Epistemic beliefs about the value of integrating information across multiple documents in history
Author ORCID Identifier
M. Anne Britt:https://orcid.org/0000-0003-2328-4096
Learning and Instruction
Individual differences in epistemic dispositions may affect learning from multiple-document inquiry tasks by prompting different students to have different task and activity models. Students with epistemic beliefs that are more appropriate for the required activities may view a multiple-document inquiry task as an exercise in corroboration, seeking coherence, and looking for evidence to support claims, whereas students with less-appropriate epistemic beliefs may see the goal as simply finding the “right” answer verbatim within the documents. This paper describes attempts to develop an assessment for this subset of epistemic beliefs about the value of engaging in integration of evidence when learning from multiple documents in history. Across three experiments, the measure was shown to be reliable and valid. It also uniquely predicted multiple-document comprehension in history above and beyond beliefs about the simplicity and certainty of knowledge, and accounted for differences in prior instruction and experience with document-based questions.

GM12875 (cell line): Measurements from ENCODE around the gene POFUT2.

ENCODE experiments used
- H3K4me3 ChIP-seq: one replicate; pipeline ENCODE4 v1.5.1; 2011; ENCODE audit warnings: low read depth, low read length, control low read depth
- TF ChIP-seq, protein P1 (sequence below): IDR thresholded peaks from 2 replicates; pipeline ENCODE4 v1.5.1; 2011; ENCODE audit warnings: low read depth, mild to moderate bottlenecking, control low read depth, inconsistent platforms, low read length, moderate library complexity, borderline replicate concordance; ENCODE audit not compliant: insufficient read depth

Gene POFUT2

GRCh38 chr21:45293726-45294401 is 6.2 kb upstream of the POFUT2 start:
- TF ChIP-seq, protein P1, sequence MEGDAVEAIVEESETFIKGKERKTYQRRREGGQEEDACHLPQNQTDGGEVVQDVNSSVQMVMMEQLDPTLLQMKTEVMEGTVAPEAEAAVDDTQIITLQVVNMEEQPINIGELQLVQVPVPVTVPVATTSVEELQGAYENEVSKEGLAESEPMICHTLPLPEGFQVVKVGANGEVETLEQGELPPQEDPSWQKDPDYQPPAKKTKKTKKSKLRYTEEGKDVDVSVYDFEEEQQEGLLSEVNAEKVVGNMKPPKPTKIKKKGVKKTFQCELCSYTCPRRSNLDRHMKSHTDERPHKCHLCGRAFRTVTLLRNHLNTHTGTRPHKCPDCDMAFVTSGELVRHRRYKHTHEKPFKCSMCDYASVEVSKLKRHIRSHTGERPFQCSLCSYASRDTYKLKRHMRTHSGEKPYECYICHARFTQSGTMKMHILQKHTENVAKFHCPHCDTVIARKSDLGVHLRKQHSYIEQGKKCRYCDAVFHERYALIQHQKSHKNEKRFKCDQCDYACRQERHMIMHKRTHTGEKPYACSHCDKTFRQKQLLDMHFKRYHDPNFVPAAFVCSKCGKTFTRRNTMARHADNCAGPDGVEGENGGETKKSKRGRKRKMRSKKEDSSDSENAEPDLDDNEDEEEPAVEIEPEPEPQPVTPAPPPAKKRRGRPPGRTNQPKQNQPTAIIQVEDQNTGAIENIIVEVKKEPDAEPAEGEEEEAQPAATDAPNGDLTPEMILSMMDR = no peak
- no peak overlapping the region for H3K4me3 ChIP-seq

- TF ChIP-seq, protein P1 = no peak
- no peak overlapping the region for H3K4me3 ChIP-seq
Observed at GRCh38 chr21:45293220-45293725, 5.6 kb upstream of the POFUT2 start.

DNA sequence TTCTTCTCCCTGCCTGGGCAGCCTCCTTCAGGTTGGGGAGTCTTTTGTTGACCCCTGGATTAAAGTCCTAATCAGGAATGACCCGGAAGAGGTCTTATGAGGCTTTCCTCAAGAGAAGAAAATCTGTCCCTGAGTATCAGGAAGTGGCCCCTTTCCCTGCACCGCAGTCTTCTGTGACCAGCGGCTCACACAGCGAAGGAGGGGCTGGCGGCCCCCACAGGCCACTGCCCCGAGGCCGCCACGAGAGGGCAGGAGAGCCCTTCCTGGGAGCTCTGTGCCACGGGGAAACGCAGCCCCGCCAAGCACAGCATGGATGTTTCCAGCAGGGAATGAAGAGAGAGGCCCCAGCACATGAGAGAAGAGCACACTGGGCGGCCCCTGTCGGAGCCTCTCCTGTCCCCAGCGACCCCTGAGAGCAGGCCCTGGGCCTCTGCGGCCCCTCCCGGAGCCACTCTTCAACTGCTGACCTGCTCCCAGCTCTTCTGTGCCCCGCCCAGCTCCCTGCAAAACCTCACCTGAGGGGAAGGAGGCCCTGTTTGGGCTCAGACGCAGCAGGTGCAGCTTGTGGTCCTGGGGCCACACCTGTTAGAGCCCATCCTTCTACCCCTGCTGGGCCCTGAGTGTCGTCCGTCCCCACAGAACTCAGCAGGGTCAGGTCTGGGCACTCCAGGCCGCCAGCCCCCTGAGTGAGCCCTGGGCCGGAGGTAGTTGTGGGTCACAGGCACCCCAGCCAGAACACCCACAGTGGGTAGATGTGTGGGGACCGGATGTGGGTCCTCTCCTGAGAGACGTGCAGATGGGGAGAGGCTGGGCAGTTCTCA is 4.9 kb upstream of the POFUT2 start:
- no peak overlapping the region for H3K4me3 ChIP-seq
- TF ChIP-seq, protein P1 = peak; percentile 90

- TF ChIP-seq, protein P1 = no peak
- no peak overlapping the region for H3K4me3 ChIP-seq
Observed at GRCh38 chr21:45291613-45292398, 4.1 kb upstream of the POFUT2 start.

Epistemic beliefs, Epistemology, Multiple-document comprehension, Reader goals, Task model
Wiley, Jennifer; Griffin, Thomas D.; Steffens, Brent; and Britt, M. Anne, "Epistemic beliefs about the value of integrating information across multiple documents in history" (2020). NIU Bibliography. 536.
Department of Psychology